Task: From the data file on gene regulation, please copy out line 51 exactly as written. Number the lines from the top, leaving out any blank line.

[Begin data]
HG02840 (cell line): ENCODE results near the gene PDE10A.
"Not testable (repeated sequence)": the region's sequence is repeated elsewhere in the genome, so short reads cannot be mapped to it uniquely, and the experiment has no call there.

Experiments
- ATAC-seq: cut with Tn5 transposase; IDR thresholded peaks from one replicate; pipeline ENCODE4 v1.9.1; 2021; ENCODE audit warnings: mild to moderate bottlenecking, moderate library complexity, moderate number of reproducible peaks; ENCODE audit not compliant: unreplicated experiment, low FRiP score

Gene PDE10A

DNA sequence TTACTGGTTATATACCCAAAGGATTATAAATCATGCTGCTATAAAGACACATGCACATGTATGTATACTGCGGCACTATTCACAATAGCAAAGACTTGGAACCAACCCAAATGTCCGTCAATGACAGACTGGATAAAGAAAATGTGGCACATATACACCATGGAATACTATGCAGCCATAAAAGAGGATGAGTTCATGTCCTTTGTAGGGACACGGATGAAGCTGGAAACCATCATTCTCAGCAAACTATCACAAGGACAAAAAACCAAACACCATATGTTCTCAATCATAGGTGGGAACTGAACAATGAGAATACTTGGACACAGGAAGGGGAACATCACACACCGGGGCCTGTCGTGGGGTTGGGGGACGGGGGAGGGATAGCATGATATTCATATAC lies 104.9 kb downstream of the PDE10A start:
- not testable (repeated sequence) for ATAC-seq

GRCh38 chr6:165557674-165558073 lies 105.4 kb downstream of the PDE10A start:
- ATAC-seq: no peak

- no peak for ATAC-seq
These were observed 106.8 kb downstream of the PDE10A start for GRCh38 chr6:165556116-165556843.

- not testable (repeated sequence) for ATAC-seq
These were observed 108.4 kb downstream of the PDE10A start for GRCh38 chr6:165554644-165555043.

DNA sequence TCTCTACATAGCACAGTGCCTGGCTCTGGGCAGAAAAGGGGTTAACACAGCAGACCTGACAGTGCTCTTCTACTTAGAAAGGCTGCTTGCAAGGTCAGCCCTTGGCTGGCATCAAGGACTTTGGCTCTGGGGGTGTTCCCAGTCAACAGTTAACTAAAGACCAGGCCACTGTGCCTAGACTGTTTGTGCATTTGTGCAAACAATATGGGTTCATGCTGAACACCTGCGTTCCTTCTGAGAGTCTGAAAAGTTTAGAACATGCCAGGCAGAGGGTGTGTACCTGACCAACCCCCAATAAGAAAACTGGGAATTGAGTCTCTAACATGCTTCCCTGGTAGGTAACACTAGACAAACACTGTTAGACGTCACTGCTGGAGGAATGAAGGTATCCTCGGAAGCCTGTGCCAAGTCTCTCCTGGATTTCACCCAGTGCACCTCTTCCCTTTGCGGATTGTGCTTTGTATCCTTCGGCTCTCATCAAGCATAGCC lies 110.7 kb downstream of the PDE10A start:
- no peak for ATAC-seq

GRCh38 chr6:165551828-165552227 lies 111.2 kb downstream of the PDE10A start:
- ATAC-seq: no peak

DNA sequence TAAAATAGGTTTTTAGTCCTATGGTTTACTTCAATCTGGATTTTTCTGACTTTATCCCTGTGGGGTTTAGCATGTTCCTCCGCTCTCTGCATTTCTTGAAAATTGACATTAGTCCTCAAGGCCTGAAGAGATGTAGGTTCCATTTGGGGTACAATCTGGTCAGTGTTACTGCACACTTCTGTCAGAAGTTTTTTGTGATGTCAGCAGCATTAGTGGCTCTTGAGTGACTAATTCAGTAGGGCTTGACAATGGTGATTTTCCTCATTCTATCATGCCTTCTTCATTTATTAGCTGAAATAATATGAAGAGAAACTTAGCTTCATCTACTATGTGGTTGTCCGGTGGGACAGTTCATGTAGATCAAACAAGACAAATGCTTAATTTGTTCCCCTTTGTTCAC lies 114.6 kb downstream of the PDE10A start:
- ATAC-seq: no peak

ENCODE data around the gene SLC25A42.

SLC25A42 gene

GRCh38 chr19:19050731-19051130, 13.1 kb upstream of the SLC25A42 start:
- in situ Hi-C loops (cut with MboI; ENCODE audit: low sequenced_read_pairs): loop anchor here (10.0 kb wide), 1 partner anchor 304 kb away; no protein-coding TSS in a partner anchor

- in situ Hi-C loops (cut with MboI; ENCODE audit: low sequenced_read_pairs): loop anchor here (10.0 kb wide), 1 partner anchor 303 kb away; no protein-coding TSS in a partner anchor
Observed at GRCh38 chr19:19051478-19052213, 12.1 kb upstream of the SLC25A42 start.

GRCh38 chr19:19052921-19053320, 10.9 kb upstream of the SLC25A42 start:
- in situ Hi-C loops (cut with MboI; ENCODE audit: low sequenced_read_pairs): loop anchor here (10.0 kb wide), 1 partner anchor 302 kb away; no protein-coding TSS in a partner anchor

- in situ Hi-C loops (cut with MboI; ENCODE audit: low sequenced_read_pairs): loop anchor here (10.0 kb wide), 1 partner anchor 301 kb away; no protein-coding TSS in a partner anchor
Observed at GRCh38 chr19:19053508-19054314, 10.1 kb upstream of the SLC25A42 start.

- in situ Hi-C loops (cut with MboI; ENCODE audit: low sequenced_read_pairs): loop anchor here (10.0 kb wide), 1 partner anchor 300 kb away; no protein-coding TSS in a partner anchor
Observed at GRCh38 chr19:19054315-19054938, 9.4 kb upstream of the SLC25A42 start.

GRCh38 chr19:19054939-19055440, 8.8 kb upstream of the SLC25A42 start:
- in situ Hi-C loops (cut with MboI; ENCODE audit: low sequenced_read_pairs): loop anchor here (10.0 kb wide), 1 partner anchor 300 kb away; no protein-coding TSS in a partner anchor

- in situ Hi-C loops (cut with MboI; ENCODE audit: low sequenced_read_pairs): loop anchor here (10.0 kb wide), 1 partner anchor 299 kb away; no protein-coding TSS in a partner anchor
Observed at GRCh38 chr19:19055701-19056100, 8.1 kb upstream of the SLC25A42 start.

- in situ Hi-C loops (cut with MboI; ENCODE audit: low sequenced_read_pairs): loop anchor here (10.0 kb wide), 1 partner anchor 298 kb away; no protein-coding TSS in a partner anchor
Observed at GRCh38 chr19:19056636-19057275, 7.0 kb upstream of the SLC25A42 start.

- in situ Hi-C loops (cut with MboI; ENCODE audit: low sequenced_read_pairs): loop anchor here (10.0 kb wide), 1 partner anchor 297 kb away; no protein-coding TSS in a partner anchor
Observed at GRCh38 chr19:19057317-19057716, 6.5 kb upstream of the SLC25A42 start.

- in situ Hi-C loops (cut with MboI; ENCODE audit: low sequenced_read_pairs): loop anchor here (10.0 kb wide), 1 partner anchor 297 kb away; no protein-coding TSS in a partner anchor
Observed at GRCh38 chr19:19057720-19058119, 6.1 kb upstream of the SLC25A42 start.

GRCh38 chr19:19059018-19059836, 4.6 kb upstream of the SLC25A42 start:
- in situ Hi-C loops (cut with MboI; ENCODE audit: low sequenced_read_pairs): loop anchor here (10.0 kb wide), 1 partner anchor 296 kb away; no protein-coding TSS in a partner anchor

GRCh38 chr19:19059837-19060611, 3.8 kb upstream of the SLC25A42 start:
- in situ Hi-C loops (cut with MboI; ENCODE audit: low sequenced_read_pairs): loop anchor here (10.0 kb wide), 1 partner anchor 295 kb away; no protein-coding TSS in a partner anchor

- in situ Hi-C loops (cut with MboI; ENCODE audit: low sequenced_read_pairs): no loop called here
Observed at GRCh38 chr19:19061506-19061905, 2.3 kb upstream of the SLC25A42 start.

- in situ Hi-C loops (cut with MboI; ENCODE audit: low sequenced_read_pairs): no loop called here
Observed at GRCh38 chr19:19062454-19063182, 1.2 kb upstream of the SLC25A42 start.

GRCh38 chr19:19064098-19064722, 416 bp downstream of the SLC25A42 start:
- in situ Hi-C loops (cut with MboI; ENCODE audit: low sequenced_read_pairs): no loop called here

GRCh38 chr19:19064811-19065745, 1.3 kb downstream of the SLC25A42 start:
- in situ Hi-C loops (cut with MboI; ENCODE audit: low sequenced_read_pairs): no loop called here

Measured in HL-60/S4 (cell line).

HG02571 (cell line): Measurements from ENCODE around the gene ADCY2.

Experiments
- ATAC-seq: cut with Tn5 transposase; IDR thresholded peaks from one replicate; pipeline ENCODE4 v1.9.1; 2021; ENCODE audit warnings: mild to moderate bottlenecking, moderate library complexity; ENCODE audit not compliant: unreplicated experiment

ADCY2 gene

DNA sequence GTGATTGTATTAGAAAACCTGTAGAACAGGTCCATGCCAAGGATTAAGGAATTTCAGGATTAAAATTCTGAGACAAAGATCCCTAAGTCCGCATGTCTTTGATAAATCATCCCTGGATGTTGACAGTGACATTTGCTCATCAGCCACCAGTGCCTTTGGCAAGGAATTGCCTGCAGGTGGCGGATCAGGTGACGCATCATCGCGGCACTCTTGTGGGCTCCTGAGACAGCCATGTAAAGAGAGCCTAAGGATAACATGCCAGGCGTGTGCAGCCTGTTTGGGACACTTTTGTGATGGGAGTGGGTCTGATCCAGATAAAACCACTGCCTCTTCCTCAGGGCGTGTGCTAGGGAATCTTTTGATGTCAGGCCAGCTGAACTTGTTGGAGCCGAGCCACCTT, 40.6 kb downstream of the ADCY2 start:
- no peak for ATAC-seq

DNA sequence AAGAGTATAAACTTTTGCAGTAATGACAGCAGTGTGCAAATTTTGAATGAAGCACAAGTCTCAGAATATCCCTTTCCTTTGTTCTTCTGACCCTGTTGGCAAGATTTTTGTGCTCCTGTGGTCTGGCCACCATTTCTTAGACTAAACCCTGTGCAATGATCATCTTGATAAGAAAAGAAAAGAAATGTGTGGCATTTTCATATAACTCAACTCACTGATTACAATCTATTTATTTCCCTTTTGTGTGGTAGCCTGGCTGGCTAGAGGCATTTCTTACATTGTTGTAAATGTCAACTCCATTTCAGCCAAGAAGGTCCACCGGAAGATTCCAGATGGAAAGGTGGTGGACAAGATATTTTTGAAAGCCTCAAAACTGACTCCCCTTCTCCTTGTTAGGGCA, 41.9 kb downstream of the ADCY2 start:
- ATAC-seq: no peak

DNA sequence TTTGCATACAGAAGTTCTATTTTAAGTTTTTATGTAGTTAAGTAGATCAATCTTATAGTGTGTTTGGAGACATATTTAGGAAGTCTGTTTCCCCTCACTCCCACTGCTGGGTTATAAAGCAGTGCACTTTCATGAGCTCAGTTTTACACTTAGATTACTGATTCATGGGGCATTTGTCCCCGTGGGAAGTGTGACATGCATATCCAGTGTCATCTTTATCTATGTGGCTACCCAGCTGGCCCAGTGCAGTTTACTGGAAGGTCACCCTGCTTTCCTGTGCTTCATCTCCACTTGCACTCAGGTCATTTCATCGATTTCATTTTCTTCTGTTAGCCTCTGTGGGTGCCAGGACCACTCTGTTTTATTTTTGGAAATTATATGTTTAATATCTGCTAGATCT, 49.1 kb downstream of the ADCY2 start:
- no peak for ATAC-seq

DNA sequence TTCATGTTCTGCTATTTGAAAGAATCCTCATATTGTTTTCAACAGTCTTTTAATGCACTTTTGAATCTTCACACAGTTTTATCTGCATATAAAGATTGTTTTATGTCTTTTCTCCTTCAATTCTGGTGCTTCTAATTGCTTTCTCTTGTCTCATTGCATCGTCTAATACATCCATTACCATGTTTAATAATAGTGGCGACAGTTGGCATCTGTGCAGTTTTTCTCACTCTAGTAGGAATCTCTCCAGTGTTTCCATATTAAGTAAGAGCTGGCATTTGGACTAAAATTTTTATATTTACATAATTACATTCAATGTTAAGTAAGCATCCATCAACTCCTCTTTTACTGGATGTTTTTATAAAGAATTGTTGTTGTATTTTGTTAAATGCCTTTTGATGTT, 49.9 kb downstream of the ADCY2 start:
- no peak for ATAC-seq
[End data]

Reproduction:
- in situ Hi-C loops (cut with MboI; ENCODE audit: low sequenced_read_pairs): no loop called here